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Niclosamide ethanolamine ameliorates diabetes-related muscle wasting by inhibiting autophagy

Abstract

Background

Diabetes-related muscle wasting is one of the devastating complications of diabetes, which is associated with muscle autophagy due to insulin-mediated glucose starvation. However, treatment for diabetes-related muscle wasting is limited. Our previous study already found that niclosamide ethanolamine salt has the therapeutic effects on insulin deficiency of type 1 diabetes mice and muscle wasting induced by doxorubicin. Therefore, we aim to investigate the therapeutic effects of niclosamide ethanolamine salt on diabetes-induced muscle wasting and to explore whether the mechanism is associated with muscle autophagy.

Methods

Type 1 diabetes mice were induced by intraperitoneal injection of streptozotocin, then were fed with regular diet supplemented with 10 g/kg niclosamide ethanolamine salt. The whole experiment lasted for 8 weeks. At the end of the study, grip strength, weights of tibialis anterior, gastrocnemius, soleus, and extensor digitorum longus muscle were measured. Tibialis anterior muscles stained with PAS were used for evaluating the fiber cross sectional area. Immunofluorescence analysis of myosin heavy chain expression in extensor digitorum longus and soleus muscle was used for determining the composition of the muscle fiber type. Electronic microscopy was applied to observe the autophagy in the atrophied muscle. Serum insulin levels and fasting blood glucose were also measured. Tissues of gastrocnemius muscle were used for detecting the expression of the proteins related to autophagy.

Results

In this study, we found that niclosamide ethanolamine salt could ameliorate muscle atrophy in the type 1 diabetes mice as well, such as enhancing the declined grip strength, improving limb weight and increasing the numbers of glycolytic muscle fiber. Electron microscopy also confirmed that there did exist abundant autophagic vacuoles in the atrophied muscle of the type 1 diabetes mice. Specifically, niclosamide ethanolamine salt could reduce the over expression of autophagy-related proteins, including p-AMPK (Thr172), FoxO3a, p-ULK1 (Ser555), LC3B II, and p-p38 in gastrocnemius muscle of the type 1 diabetes mice.

Conclusion

Niclosamide ethanolamine salt could ameliorate muscle wasting. The mechanisms underlying might be associated with inhibition of muscle autophagy.

Background

Global diabetes prevalence has been increased rapidly in recent decades. It was estimated that there were 463 million people suffering from diabetes in 2019, and the number is assumed to reach as many as 700 million in 2045 [1]. In the past years, researches on the complications of diabetes have mostly focused on vascular diseases [2, 3]. Accumulating evidences indicated that accelerated loss of muscle mass and strength is also a devastating complication of diabetes [4],which might lead to slow movements, unstable gait, and even frequent falls. What is more, alterations of the biomechanics of the feet caused by muscle atrophy might increase the risk of developing a foot ulcer in diabetes [5, 6]. Therefore, studies investigating the pathogenesis and exploring new medications for diabetes-related muscle atrophy are in an urgent need.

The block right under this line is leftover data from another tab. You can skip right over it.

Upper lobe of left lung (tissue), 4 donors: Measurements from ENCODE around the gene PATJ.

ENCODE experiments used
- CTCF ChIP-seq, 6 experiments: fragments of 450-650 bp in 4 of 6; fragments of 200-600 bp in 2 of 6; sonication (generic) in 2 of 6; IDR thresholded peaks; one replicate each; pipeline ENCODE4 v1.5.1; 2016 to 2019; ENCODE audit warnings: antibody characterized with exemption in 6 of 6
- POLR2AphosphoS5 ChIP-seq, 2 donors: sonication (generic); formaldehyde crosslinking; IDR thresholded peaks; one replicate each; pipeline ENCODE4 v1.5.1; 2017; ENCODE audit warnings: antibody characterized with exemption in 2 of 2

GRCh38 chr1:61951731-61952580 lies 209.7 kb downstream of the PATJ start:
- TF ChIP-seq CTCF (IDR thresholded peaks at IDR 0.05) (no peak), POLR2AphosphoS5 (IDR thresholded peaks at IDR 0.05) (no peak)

In diabetes, muscle atrophy might take place due to inflammation, hyperglycemia, insulin deficiency, autophagy activation, and ubiquitin-proteasome degradation. However, protein degradation with a net loss of muscle mass is the crucial feature in atrophic muscle. The autophagy-lysosome systems are one of the major protein degradation pathways and proved to contribute to muscle atrophy [7]. Insulin, which is key in the process of glucose uptake, plays a crucial role in protein synthesis and degradation in muscle [8]. Accumulating evidences showed that the glucose starvation by insulin deficiency might trigger the muscle autophagy.

Our previous study found that niclosamide ethanolamine salt (NEN), a classic anthelmintic drug approved by FDA, can improve the declined insulin level and body weight of streptozotocin (STZ)-induced diabetic mice [9]. More important, NEN can improve the muscle wasting induced by doxorubicin [10]. However, the effects of NEN on diabetes-related muscle atrophy are not yet clear. Therefore, this study aims to investigate the therapeutic effects of NEN on diabetes-induced muscle atrophy and to explore whether the mechanism is associated with muscle autophagy.

Methods

Animal model

Animal studies were approved by the Guangzhou University of Chinese Medicine Institutional Animal Care and Use Committee and were performed under protocols in accordance with relevant guidelines and regulations. Male C57BL/6J mice were purchased from Guangdong Medical Laboratory Animal Center and were housed in the Laboratory Animal Center of Shenzhen Graduate School of Peking University. The type 1 diabetes (T1D) mice were induced by the administration of multiple low doses of STZ (Sigma-Aldrich, St. Louis, MO, USA) dissolved in citrate buffer via intra-peritoneal injection (55 mg/kg body weight per day) for 5 consecutive days. Normal control (T1D-ctrl) mice were intra-peritoneally injected with an equal volume of citrate buffer. The T1D mice were randomly allocated into T1D group and T1D + NEN group according to the fasting blood glucose at the 9th day after the last injection of STZ. Mice in T1D-ctrl and T1D groups were fed with regular diet as before, while the T1D + NEN group were fed with a regular diet supplemented with 10 g/kg NEN. The whole treatment lasted for 8 weeks.

Grip strength test